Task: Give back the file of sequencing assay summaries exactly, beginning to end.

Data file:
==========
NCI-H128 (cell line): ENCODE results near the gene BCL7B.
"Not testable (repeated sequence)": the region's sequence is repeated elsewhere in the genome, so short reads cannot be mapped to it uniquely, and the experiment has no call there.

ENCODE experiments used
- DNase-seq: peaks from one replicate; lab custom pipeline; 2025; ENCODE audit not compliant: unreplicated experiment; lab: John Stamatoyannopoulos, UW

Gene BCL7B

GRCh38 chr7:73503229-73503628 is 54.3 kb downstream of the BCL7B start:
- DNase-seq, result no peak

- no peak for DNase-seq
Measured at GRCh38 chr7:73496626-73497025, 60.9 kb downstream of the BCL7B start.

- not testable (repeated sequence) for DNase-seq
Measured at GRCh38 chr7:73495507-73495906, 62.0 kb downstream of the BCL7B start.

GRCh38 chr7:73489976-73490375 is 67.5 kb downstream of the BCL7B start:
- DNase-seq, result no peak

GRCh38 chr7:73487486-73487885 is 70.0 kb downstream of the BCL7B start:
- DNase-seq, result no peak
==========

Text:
NCI-H128 (cell line): ENCODE results near the gene BCL7B.
"Not testable (repeated sequence)": the region's sequence is repeated elsewhere in the genome, so short reads cannot be mapped to it uniquely, and the experiment has no call there.

ENCODE experiments used
- DNase-seq: peaks from one replicate; lab custom pipeline; 2025; ENCODE audit not compliant: unreplicated experiment; lab: John Stamatoyannopoulos, UW

Gene BCL7B

GRCh38 chr7:73503229-73503628 is 54.3 kb downstream of the BCL7B start:
- DNase-seq, result no peak

- no peak for DNase-seq
Measured at GRCh38 chr7:73496626-73497025, 60.9 kb downstream of the BCL7B start.

- not testable (repeated sequence) for DNase-seq
Measured at GRCh38 chr7:73495507-73495906, 62.0 kb downstream of the BCL7B start.

GRCh38 chr7:73489976-73490375 is 67.5 kb downstream of the BCL7B start:
- DNase-seq, result no peak

GRCh38 chr7:73487486-73487885 is 70.0 kb downstream of the BCL7B start:
- DNase-seq, result no peak